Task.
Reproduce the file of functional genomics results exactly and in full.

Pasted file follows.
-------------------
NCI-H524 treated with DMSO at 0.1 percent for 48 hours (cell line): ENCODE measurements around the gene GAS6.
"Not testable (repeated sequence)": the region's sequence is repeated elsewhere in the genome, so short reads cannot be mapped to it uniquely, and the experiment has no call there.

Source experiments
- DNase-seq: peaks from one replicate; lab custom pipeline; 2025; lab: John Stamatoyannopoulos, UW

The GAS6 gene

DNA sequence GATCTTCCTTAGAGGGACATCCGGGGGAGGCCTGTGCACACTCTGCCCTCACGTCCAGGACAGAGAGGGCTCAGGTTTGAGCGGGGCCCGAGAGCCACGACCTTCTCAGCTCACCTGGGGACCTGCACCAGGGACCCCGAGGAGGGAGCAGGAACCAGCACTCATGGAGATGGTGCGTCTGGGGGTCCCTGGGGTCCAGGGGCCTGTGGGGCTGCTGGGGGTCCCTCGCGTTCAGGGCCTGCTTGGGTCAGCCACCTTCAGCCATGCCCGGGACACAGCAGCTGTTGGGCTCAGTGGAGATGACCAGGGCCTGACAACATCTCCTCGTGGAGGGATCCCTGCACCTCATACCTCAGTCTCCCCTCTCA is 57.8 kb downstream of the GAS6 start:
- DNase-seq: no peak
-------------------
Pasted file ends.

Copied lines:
NCI-H524 treated with DMSO at 0.1 percent for 48 hours (cell line): ENCODE measurements around the gene GAS6.
"Not testable (repeated sequence)": the region's sequence is repeated elsewhere in the genome, so short reads cannot be mapped to it uniquely, and the experiment has no call there.

Source experiments
- DNase-seq: peaks from one replicate; lab custom pipeline; 2025; lab: John Stamatoyannopoulos, UW

The GAS6 gene

DNA sequence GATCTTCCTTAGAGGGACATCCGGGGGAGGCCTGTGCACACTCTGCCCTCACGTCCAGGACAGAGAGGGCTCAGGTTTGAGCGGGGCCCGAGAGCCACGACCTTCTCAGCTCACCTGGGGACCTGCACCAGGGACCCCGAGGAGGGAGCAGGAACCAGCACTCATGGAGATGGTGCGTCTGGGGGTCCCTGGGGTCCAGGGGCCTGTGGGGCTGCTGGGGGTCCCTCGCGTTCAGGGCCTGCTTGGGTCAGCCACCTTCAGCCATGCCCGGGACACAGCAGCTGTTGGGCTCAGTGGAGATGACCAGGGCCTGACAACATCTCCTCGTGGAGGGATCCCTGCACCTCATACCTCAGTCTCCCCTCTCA is 57.8 kb downstream of the GAS6 start:
- DNase-seq: no peak